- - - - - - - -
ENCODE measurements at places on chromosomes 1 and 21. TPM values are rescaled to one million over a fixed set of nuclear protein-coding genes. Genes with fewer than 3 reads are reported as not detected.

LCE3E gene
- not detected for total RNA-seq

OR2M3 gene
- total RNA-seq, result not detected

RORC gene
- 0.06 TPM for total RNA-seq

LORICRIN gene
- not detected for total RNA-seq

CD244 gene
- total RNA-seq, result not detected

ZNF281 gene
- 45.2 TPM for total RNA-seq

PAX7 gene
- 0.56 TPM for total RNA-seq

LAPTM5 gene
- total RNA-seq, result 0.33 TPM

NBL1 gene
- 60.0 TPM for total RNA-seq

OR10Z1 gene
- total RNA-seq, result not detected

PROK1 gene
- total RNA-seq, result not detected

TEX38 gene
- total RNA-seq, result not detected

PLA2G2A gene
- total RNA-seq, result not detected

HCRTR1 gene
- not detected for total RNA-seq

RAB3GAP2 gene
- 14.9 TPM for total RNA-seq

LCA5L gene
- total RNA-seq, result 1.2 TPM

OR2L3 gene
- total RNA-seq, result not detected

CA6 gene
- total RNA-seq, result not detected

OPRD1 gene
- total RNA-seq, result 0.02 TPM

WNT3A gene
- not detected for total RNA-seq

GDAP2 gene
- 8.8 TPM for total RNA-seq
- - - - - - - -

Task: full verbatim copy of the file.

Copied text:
ENCODE measurements at places on chromosomes 1 and 21. TPM values are rescaled to one million over a fixed set of nuclear protein-coding genes. Genes with fewer than 3 reads are reported as not detected.

LCE3E gene
- not detected for total RNA-seq

OR2M3 gene
- total RNA-seq, result not detected

RORC gene
- 0.06 TPM for total RNA-seq

LORICRIN gene
- not detected for total RNA-seq

CD244 gene
- total RNA-seq, result not detected

ZNF281 gene
- 45.2 TPM for total RNA-seq

PAX7 gene
- 0.56 TPM for total RNA-seq

LAPTM5 gene
- total RNA-seq, result 0.33 TPM

NBL1 gene
- 60.0 TPM for total RNA-seq

OR10Z1 gene
- total RNA-seq, result not detected

PROK1 gene
- total RNA-seq, result not detected

TEX38 gene
- total RNA-seq, result not detected

PLA2G2A gene
- total RNA-seq, result not detected

HCRTR1 gene
- not detected for total RNA-seq

RAB3GAP2 gene
- 14.9 TPM for total RNA-seq

LCA5L gene
- total RNA-seq, result 1.2 TPM

OR2L3 gene
- total RNA-seq, result not detected

CA6 gene
- total RNA-seq, result not detected

OPRD1 gene
- total RNA-seq, result 0.02 TPM

WNT3A gene
- not detected for total RNA-seq

GDAP2 gene
- 8.8 TPM for total RNA-seq